The Twitter-verse in Shakopee is flooded daily with tweets supporting #teamannamarie.
“Stay strong and fight hard kid! We’re thinking about you and praying for you!” wrote Twitter user Brady Knotts.
“You can get through this, you’re in my prayers. Stay strong girl,” tweeted Peyton Edlund.
“Your strength and positivity is amazing. Love you tons!” tweeted Kyria Stark.
They are all tweeting for 15-year-old Annamarie Charloff, a Shakopee High School sophomore who was recently diagnosed with Stage 3 colon cancer.
Every night she reads the many messages friends, family and acquaintances post online.
“I love it. It’s really uplifting,” Annamarie said of the messages. “I even get them from people I don’t know. I’m just so overwhelmed by the support.”
In November, Annamarie was diagnosed with an acute form of anemia, often too weak and fatigued to attend a full day of school. A few weeks later, a colonoscopy showed “a large mass” in her gastrointestinal tract, Annamarie’s mother Dawn Charloff said.
On Dec. 2, Annamarie underwent surgery and had a large portion of her large intestine removed, as well as some lymph nodes. The lymph nodes and intestine tested positive for cancer.
“A doctor told me that a case like hers is one in 100,000,” Dawn Charloff said. Colon cancer is rarely seen in someone as young as Annamarie.
The odds are daunting, but Annamarie is up to the task.
Joan Gunderson, school nurse at Shakopee High School, has been working with the Charloffs ever since Annamarie was diagnosed with anemia to help design a practical plan for Annamarie’s education. A cancer survivor herself, Gunderson said she felt a strong bond with Annamarie due to the girl’s spirit in the face of adversity.
“Her courage, that get-after it mentality, is inspiring,” Gunderson said. “She’s a fighter, and has such grace.”
After hearing of Annamarie’s cancer diagnosis, Gunderson shared her own cancer experiences with Annamarie, giving tips on wigs and how to make hair loss not seem so unnatural.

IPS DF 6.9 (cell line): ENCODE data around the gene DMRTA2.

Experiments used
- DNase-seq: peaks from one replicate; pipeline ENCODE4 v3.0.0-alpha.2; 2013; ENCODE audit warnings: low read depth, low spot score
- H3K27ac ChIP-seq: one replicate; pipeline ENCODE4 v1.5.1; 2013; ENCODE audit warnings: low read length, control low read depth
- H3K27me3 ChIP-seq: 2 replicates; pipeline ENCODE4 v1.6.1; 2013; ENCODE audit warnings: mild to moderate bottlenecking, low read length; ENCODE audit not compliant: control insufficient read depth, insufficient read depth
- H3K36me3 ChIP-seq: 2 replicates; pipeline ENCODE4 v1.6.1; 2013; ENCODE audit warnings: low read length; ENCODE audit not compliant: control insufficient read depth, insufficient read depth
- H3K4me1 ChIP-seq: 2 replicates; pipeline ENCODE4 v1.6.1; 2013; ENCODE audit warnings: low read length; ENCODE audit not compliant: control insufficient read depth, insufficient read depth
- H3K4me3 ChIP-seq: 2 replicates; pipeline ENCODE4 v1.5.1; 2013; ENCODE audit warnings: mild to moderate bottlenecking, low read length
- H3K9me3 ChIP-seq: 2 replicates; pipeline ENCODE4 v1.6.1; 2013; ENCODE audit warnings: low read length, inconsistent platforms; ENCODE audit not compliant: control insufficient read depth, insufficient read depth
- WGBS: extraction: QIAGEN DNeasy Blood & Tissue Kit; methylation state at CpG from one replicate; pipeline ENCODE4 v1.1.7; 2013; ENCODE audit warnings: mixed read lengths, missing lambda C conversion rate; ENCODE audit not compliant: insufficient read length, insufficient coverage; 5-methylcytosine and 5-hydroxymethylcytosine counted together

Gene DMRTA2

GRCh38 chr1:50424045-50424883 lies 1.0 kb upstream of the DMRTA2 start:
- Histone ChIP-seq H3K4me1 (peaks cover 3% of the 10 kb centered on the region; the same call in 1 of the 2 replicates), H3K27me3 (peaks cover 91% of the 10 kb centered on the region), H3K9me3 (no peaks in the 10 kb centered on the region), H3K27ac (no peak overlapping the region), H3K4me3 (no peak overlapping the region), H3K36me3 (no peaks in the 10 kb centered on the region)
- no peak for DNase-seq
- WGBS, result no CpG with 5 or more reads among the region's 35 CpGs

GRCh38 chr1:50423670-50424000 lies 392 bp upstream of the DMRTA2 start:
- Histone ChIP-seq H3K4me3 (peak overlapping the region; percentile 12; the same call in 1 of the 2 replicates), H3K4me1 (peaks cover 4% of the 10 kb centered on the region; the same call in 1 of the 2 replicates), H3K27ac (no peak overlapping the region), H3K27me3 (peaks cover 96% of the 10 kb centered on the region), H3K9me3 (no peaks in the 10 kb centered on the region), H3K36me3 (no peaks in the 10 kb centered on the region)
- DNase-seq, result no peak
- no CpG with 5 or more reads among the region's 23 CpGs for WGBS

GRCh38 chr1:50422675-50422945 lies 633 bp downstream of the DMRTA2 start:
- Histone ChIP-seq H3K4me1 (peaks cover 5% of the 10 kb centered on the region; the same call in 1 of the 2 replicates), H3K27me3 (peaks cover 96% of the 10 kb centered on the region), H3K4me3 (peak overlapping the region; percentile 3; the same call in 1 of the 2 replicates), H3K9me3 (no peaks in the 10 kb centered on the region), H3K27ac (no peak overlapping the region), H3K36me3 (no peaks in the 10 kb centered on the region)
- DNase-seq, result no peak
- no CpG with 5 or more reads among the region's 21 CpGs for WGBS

Gunderson, who spent a large portion of her career as an oncology nurse, said Annamarie took it all in stride.
“Losing hair is traumatic for anyone. I’ve seen men in their 70s get upset over it,” Gunderson said. “But she was able to smile about it.”
“It’s huge on her part, to turn around and be positive,” Dawn Charloff said of her daughter. “There’s a big fight ahead, but she has enough support to get through it.”
That support has been with Annamarie since her diagnosis. Thanks to calls, connections and petitioning from family and friends, Annamarie was able to quickly get accepted to the Mayo Clinic for treatment. Once Mayo was involved, Dawn Charloff said the professional team the hospital has assembled has shown why the hospital is so renowned for its care.
“They have made me feel very safe. Before I even met them, they already made me feel like they really care,” Annamarie said.
At school, the support has been tremendous. A constant flow of get-well-soon cards arrive at the Charloffs’ door. Gunderson said teachers and students are organizing a huge banner for Annamarie that everyone who cares about her can sign.
And then there’s the basketball game. Many of Annamarie’s friends, including her best friend Sydney Zerr, play basketball. They’ve organized an event to show Annamarie the whole school has her back.
Starting at 6 p.m. on Friday, the doubleheader Shakopee High School boys and girls varsity basketball games against Prior Lake will feature a “blue out” in honor of Annamarie. During both games, the crowd has been asked to wear blue, the ribbon color for colon cancer. More than 700 T-shirts have been ordered, with the phrase, “I Wear Blue for Annamarie” to raise money for the Charloff family to help offset Annamarie’s medical costs.
“Dawn recently started a new job. I know it’s been hard for her to juggle all the medical calls and her work,” Gunderson said.
In addition, cash donations will be collected at halftime during each game.
When her friends told her what they were planning, Annamarie was completely surprised, her mother moved to tears.
“I’m just amazed at how giving and supportive these kids are,” Dawn Charloff said.
For now, Annamarie, her mother and younger sister Maia are trying to maintain a sense of normalcy. The Christmas tree is up in their home and Annamarie has taken up crocheting, which she says help her focus. The family has recently begun working with Mayo on a treatment plan.
When asked what she’s looking forward to in the near future, Annamarie said “starting chemo.”
“I want to get this out of me, and start focusing on getting better,” Annamarie said.